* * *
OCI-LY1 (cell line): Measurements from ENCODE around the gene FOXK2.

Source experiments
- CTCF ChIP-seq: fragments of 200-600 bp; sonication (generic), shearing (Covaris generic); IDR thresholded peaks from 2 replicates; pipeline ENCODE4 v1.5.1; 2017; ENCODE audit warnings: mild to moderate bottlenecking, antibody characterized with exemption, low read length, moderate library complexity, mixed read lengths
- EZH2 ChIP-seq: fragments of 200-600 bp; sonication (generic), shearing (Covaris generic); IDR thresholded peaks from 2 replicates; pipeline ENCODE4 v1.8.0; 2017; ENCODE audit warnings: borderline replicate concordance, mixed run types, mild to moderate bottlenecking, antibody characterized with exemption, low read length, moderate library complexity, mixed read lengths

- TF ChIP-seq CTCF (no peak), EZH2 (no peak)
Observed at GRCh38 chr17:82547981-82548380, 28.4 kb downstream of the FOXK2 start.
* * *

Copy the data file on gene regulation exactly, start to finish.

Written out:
OCI-LY1 (cell line): Measurements from ENCODE around the gene FOXK2.

Source experiments
- CTCF ChIP-seq: fragments of 200-600 bp; sonication (generic), shearing (Covaris generic); IDR thresholded peaks from 2 replicates; pipeline ENCODE4 v1.5.1; 2017; ENCODE audit warnings: mild to moderate bottlenecking, antibody characterized with exemption, low read length, moderate library complexity, mixed read lengths
- EZH2 ChIP-seq: fragments of 200-600 bp; sonication (generic), shearing (Covaris generic); IDR thresholded peaks from 2 replicates; pipeline ENCODE4 v1.8.0; 2017; ENCODE audit warnings: borderline replicate concordance, mixed run types, mild to moderate bottlenecking, antibody characterized with exemption, low read length, moderate library complexity, mixed read lengths

- TF ChIP-seq CTCF (no peak), EZH2 (no peak)
Observed at GRCh38 chr17:82547981-82548380, 28.4 kb downstream of the FOXK2 start.